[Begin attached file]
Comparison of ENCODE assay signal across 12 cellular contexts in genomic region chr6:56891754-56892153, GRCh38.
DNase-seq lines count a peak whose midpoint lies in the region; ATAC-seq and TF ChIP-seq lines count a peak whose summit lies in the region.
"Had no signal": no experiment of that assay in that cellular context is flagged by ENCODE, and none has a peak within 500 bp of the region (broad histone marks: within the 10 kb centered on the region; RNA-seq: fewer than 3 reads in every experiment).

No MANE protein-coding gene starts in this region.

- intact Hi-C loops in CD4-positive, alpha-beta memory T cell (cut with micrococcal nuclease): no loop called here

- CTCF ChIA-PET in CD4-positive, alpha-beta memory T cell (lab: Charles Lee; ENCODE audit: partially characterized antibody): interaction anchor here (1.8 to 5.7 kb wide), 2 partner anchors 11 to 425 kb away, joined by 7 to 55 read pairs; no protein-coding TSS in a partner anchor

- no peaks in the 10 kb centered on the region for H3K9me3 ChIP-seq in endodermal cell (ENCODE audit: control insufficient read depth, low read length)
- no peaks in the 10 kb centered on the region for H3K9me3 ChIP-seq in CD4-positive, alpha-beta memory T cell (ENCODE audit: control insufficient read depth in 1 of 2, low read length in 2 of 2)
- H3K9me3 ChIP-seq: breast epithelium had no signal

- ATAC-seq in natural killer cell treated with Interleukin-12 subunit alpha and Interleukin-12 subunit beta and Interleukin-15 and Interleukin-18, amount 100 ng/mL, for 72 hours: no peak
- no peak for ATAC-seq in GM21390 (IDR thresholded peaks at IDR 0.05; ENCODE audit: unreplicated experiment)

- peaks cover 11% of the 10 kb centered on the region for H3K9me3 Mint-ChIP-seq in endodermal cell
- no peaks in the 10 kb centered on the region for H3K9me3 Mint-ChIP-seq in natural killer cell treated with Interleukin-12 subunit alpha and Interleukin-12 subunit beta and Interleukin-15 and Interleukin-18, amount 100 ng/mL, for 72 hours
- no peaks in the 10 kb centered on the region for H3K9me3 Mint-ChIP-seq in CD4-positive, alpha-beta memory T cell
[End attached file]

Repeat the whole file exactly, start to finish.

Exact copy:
Comparison of ENCODE assay signal across 12 cellular contexts in genomic region chr6:56891754-56892153, GRCh38.
DNase-seq lines count a peak whose midpoint lies in the region; ATAC-seq and TF ChIP-seq lines count a peak whose summit lies in the region.
"Had no signal": no experiment of that assay in that cellular context is flagged by ENCODE, and none has a peak within 500 bp of the region (broad histone marks: within the 10 kb centered on the region; RNA-seq: fewer than 3 reads in every experiment).

No MANE protein-coding gene starts in this region.

- intact Hi-C loops in CD4-positive, alpha-beta memory T cell (cut with micrococcal nuclease): no loop called here

- CTCF ChIA-PET in CD4-positive, alpha-beta memory T cell (lab: Charles Lee; ENCODE audit: partially characterized antibody): interaction anchor here (1.8 to 5.7 kb wide), 2 partner anchors 11 to 425 kb away, joined by 7 to 55 read pairs; no protein-coding TSS in a partner anchor

- no peaks in the 10 kb centered on the region for H3K9me3 ChIP-seq in endodermal cell (ENCODE audit: control insufficient read depth, low read length)
- no peaks in the 10 kb centered on the region for H3K9me3 ChIP-seq in CD4-positive, alpha-beta memory T cell (ENCODE audit: control insufficient read depth in 1 of 2, low read length in 2 of 2)
- H3K9me3 ChIP-seq: breast epithelium had no signal

- ATAC-seq in natural killer cell treated with Interleukin-12 subunit alpha and Interleukin-12 subunit beta and Interleukin-15 and Interleukin-18, amount 100 ng/mL, for 72 hours: no peak
- no peak for ATAC-seq in GM21390 (IDR thresholded peaks at IDR 0.05; ENCODE audit: unreplicated experiment)

- peaks cover 11% of the 10 kb centered on the region for H3K9me3 Mint-ChIP-seq in endodermal cell
- no peaks in the 10 kb centered on the region for H3K9me3 Mint-ChIP-seq in natural killer cell treated with Interleukin-12 subunit alpha and Interleukin-12 subunit beta and Interleukin-15 and Interleukin-18, amount 100 ng/mL, for 72 hours
- no peaks in the 10 kb centered on the region for H3K9me3 Mint-ChIP-seq in CD4-positive, alpha-beta memory T cell